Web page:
The boys at Rolex endure a similar bruising emotional roller coaster that also challenges golf’s tradition of etiquette and fair play. The Korean challengers stumble in the second round. First-round leader Alex “Little” Kim shoots a one-over-par 73 for a two-round total 143 that drops him to fourth place. Sihwan “Big” Kim finds himself a further stroke back, tied for eighth. In the tournament’s final and fourth round, the Korean players gather momentum. Alex “Little” Kim birdies two holes on the front nine. He birdies the 12th, putting him three under par for the day.

After nine holes, Sihwan “Big” Kim is one under par for the day. He keeps plugging away, and his putts begin to fall. On the 15th hole, he sinks an eight-foot putt for a birdie, bringing him to four under par for the day. He finishes with a four-under-par 67 for the tournament, three shots ahead of his closest challenger.

At the award ceremony, Kim seems subdued, partly overtaken by a rare calmness, partly with renewed confidence and by a strange sense of freedom. This is his last major junior golf tournament. He plans to spend most of the summer before Stanford playing adult amateur tournaments. “I don’t feel as much pressure as I did a long time ago when I was really young,” he acknowledges.

The Korean players are not one-dimensional stock characters. Some like Jane Rah are spunky and sparkle. Others like Kristen Park are shy and soft-spoken. Some are big and broad-chested like Sihwan Kim. Others are thin and wispy like little Alex Kim. Some raise their voices against their parents, and others do not. Yet in Korean culture, one trait seems to dominate: Parents will do whatever needed to cultivate their children to ripen and reach the top. They serve as chauffeur, counselor and critic all at once. Once successful, the reactions from the offspring seem to separate depending on sex.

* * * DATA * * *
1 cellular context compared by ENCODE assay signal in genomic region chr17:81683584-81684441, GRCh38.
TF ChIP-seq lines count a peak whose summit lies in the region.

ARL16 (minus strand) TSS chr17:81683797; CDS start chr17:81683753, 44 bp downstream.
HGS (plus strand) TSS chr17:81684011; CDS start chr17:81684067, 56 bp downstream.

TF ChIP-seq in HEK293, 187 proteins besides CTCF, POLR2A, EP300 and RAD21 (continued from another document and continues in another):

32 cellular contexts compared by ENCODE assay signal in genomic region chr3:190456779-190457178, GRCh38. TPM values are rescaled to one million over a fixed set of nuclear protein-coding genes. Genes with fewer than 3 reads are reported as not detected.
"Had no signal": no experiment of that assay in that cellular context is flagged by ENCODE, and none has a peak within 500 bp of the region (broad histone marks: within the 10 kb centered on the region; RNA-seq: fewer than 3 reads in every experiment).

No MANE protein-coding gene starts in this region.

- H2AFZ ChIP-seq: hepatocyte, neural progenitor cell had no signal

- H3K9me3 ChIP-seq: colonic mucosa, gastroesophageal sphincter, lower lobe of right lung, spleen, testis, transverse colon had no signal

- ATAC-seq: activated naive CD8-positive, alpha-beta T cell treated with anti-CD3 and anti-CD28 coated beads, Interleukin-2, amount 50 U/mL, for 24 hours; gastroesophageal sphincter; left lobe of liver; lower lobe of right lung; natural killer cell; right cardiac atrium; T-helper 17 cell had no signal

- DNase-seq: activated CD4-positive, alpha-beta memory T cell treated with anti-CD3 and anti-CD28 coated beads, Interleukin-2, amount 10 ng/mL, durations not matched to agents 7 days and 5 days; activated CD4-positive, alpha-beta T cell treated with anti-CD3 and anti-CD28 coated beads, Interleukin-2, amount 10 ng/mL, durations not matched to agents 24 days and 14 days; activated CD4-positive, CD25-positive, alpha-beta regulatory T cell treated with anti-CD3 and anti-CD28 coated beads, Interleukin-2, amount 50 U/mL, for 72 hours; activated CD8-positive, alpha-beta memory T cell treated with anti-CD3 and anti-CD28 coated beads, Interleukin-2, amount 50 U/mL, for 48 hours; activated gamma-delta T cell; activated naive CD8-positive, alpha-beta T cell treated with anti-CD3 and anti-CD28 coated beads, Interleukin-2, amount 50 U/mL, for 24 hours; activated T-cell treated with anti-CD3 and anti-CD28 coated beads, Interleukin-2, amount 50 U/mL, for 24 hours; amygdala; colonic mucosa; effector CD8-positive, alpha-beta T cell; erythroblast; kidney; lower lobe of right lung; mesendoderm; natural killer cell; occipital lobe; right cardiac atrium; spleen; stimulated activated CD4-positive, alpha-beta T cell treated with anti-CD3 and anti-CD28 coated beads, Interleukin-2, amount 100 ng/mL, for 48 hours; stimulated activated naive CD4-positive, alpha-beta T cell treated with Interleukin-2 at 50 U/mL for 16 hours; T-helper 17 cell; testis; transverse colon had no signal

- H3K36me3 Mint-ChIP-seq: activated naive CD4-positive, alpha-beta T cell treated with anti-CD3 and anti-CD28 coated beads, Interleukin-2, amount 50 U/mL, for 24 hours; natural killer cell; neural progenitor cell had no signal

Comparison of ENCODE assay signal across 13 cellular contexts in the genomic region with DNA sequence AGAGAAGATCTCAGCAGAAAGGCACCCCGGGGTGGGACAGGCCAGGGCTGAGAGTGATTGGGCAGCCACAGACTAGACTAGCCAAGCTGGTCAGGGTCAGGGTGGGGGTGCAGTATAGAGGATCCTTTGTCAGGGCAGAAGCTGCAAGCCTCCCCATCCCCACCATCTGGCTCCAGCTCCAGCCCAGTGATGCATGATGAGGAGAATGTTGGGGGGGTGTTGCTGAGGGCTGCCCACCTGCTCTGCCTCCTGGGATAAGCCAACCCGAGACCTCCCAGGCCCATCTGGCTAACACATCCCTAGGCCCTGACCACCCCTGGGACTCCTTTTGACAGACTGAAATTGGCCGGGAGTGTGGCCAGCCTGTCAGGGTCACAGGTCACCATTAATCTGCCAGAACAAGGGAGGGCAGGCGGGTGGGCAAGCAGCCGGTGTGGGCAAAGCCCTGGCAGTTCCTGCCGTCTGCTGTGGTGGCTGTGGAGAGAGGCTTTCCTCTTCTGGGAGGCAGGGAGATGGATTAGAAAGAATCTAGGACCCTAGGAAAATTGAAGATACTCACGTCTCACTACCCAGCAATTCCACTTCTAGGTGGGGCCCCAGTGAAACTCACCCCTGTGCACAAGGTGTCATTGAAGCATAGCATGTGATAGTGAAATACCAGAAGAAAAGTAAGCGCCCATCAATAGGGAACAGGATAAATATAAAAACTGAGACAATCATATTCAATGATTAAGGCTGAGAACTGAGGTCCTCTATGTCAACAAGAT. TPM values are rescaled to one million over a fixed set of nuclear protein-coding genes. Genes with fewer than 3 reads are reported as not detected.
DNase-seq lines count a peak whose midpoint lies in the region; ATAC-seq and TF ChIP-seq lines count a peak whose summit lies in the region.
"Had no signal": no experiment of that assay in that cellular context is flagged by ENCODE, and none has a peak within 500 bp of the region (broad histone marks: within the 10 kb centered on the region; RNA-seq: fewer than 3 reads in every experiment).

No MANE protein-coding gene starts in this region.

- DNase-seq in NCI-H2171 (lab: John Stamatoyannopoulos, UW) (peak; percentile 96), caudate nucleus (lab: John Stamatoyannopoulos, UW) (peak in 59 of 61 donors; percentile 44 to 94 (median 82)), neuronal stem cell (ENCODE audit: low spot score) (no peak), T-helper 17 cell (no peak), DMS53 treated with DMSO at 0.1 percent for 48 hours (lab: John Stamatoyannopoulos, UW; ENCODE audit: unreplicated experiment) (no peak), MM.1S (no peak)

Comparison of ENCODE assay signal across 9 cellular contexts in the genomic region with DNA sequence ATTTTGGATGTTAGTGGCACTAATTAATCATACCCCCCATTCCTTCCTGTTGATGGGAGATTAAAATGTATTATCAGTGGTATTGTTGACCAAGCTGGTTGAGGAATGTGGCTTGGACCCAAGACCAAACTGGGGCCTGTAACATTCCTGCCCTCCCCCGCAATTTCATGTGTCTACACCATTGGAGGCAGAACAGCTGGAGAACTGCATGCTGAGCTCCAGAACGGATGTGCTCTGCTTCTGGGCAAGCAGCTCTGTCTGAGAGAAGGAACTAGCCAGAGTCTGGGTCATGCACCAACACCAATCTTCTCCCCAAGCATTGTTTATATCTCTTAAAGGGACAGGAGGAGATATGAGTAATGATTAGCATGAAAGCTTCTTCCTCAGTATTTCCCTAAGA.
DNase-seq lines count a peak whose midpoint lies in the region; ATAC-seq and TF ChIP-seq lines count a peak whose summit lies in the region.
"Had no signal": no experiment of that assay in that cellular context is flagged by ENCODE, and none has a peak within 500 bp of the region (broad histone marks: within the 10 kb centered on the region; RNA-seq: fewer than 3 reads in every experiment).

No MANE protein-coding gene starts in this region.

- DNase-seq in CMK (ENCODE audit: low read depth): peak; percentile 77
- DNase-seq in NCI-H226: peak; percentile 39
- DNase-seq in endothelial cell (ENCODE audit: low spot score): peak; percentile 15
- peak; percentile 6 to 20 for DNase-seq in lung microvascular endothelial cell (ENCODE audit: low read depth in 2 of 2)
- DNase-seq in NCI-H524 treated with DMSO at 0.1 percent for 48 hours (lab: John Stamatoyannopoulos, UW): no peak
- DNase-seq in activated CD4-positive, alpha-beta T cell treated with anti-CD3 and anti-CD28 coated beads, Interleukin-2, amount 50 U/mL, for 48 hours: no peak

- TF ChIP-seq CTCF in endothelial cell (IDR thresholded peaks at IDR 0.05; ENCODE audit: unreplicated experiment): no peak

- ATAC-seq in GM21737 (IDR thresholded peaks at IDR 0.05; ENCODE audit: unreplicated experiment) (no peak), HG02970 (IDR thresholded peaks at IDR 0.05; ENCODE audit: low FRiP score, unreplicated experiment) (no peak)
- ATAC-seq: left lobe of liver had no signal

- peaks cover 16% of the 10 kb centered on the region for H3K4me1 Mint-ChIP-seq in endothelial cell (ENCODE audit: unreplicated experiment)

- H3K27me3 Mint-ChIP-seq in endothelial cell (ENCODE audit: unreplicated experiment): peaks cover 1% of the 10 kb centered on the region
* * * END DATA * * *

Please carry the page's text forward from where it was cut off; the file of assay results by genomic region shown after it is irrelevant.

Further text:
While many Korean women star on the pro tour — of the 120 players on the Ladies Professional Golf Association tour, some 45 hail from South Korea — few Korean men do. “Once the boys are released and allowed to experience something new, they find golf is not everything,” explains Rah. “We girls stick with it.”

When asked, Sihwan “Big” Kim says his goal is “to get done with school, get a diploma and go to the PGA.” If pressed, though, he seems to express some doubts. He wants to “relax and fish.” His parents are pressing him to study engineering, or become a doctor or lawyer. “I don’t want to take such a hard major and screw myself,” he says.

Sihwan “Big” Kim triumphs at the moment when he manages to gain enough self-confidence to fly on his own. As Kim holds up his Rolex trophy, his crooked half smile seems to hide a riddle. Does the impressive, relaxed confidence that he demonstrated in his Rolex win underscore a new determination that will drive him to golf stardom? Or once he arrives at Stanford, will he find new interests that literally take his eye off the little white ball?

Read more from this series:

Shooting for Tiger

Advanced Placement, Golf

Excerpted from "Shooting for Tiger: How Golf's Obsessed New Generation is Transforming a Country Club Sport," publishing this month from PublicAffairs, a member of the Perseus Books Group. Copyright © 2009.